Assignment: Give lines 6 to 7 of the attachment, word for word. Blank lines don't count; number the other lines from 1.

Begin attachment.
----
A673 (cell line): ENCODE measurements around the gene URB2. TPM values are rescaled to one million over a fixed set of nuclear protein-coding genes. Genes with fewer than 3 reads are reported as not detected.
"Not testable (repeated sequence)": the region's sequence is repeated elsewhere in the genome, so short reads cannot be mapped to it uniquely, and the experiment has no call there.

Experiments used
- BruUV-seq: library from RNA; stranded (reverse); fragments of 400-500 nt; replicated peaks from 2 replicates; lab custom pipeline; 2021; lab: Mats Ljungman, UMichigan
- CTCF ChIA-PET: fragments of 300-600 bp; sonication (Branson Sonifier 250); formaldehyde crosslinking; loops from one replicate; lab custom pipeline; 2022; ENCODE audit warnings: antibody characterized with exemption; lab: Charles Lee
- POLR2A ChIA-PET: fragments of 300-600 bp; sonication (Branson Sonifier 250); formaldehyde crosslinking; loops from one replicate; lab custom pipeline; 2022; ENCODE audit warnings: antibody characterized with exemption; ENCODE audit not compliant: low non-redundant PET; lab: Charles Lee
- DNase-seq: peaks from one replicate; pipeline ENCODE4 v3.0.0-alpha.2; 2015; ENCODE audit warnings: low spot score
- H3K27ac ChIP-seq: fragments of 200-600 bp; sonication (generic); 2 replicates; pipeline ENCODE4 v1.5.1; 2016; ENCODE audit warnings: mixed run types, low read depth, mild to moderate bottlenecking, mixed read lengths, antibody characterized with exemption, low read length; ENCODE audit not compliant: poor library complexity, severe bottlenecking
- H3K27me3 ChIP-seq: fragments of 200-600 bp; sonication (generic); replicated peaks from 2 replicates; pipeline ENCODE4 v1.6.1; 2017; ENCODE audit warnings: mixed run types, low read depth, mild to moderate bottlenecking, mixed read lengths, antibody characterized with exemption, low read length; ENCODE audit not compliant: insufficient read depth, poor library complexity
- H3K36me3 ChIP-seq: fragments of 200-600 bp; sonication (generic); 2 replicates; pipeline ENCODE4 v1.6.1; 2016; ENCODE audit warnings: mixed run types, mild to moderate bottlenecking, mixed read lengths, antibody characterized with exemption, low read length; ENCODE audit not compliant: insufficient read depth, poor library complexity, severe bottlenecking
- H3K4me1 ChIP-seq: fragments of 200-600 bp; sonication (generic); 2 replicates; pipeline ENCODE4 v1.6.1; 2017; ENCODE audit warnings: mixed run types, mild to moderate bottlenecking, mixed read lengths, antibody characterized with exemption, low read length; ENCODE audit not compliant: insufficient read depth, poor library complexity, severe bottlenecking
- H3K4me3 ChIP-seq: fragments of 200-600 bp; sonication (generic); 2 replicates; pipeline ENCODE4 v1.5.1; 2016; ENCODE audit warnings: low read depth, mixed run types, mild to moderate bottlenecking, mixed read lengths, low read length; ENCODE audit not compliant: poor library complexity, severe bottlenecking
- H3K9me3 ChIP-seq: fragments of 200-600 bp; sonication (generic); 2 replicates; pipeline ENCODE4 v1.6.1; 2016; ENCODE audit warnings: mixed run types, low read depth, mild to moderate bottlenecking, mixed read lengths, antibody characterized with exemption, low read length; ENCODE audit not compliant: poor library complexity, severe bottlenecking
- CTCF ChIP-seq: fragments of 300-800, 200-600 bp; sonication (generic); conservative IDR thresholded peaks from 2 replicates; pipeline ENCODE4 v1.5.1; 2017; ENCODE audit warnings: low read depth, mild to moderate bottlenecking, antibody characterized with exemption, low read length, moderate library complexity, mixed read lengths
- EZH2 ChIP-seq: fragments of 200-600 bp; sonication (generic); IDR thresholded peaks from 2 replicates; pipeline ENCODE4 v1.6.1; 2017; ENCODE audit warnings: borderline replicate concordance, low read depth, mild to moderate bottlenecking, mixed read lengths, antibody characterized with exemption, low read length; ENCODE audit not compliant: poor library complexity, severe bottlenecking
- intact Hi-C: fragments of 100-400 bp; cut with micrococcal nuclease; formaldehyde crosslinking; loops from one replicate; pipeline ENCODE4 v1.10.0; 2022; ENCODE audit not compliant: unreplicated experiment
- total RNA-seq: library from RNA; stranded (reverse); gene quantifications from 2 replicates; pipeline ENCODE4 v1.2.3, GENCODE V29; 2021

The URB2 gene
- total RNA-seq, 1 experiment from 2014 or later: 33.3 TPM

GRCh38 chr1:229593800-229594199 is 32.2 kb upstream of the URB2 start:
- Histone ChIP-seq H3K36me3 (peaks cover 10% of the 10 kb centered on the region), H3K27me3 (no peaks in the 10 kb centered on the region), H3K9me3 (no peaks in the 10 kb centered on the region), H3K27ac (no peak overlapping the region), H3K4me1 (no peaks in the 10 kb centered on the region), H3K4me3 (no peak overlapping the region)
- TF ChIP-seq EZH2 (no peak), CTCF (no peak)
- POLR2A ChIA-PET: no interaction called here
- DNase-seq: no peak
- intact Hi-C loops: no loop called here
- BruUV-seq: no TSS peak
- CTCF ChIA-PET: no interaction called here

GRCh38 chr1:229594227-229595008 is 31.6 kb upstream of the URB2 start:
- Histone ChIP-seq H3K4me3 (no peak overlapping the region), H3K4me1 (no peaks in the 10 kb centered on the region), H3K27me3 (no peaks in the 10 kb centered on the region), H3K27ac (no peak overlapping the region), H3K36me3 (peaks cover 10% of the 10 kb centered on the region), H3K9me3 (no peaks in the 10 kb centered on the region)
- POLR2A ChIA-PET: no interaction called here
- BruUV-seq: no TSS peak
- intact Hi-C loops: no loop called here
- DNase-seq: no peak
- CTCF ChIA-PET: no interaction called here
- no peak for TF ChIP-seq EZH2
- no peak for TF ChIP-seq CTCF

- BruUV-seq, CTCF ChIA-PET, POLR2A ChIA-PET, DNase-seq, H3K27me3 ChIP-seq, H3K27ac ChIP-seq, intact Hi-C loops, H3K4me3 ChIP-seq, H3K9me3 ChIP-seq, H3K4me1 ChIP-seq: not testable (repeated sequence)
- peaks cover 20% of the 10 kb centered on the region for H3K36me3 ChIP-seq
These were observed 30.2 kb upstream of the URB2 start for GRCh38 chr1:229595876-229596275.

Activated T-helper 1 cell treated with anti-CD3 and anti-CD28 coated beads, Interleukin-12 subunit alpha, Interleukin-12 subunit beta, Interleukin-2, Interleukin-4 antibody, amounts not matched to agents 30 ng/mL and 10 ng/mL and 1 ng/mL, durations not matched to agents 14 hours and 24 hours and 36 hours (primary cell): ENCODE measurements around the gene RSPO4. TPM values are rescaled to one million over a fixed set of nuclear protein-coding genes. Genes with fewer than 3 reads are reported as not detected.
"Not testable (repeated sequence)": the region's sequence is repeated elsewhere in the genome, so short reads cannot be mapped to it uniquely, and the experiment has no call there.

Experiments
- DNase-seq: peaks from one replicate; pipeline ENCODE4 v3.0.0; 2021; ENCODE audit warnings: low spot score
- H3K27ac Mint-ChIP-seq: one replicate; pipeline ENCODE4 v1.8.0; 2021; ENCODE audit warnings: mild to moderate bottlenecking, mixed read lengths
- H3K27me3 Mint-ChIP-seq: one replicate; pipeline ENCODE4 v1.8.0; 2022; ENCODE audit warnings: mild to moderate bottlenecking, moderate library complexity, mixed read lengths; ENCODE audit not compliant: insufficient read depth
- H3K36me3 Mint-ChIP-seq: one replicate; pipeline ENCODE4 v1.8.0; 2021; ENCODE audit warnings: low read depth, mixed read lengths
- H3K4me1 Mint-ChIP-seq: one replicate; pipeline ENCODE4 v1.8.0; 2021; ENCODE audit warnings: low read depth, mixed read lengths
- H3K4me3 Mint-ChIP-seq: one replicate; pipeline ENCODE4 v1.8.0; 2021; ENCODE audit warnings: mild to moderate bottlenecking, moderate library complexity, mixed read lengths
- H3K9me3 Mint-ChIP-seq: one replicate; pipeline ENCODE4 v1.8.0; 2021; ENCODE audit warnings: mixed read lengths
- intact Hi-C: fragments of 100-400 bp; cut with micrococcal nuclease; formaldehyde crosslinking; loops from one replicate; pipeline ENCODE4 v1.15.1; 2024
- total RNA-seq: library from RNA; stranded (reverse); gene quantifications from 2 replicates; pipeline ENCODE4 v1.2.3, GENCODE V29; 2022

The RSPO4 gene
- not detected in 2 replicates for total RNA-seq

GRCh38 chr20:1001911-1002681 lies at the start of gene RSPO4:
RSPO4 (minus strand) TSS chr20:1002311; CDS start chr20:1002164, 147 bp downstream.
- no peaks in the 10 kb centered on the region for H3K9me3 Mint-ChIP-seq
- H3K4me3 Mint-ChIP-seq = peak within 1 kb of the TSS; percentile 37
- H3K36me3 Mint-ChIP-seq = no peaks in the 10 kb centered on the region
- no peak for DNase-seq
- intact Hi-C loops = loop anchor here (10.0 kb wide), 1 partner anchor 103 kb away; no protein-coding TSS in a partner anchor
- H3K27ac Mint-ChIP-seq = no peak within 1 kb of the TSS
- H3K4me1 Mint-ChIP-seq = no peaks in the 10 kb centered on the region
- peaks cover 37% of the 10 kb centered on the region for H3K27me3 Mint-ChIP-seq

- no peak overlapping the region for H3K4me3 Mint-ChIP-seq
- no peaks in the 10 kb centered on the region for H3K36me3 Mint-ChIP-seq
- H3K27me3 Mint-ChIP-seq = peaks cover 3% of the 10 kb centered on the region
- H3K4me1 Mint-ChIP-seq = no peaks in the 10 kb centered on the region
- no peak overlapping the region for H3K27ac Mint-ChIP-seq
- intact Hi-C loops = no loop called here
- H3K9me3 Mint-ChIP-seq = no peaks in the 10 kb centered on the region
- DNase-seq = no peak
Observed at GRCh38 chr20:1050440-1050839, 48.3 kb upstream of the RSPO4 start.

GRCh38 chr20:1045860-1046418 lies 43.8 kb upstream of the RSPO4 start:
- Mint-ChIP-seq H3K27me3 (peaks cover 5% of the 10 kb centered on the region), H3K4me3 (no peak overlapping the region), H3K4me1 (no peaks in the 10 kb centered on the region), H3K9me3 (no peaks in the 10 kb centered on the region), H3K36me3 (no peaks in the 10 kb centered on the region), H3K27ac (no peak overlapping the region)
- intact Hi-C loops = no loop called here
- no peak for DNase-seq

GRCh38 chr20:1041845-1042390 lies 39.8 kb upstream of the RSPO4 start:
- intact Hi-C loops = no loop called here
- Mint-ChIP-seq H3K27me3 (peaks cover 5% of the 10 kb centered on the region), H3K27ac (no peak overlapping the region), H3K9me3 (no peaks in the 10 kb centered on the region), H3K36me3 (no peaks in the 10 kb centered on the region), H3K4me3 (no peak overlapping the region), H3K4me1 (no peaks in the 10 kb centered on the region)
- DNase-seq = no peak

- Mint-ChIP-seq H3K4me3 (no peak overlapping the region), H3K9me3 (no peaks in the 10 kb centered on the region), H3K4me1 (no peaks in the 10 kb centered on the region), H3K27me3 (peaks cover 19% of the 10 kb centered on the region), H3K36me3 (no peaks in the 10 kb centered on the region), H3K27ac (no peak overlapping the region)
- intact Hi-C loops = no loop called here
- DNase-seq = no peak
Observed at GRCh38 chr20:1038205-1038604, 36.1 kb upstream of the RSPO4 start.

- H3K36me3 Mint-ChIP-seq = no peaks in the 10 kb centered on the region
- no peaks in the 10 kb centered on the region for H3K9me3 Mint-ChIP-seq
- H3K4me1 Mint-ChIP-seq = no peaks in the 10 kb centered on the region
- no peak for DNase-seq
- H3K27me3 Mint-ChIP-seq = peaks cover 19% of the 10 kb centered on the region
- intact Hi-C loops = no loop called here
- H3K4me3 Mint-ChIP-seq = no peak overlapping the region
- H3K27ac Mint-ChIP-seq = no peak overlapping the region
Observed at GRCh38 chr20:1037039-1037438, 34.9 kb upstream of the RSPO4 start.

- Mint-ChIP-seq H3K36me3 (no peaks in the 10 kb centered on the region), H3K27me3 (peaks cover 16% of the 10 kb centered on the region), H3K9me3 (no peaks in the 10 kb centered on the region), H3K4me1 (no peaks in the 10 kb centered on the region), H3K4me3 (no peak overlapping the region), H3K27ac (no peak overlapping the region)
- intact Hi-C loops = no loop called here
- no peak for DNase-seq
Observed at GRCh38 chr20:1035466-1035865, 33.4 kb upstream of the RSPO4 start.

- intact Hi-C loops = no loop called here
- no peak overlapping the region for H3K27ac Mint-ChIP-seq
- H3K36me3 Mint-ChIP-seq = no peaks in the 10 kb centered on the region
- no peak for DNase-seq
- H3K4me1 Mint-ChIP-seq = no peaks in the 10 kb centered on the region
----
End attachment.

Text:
- POLR2A ChIA-PET: fragments of 300-600 bp; sonication (Branson Sonifier 250); formaldehyde crosslinking; loops from one replicate; lab custom pipeline; 2022; ENCODE audit warnings: antibody characterized with exemption; ENCODE audit not compliant: low non-redundant PET; lab: Charles Lee
- DNase-seq: peaks from one replicate; pipeline ENCODE4 v3.0.0-alpha.2; 2015; ENCODE audit warnings: low spot score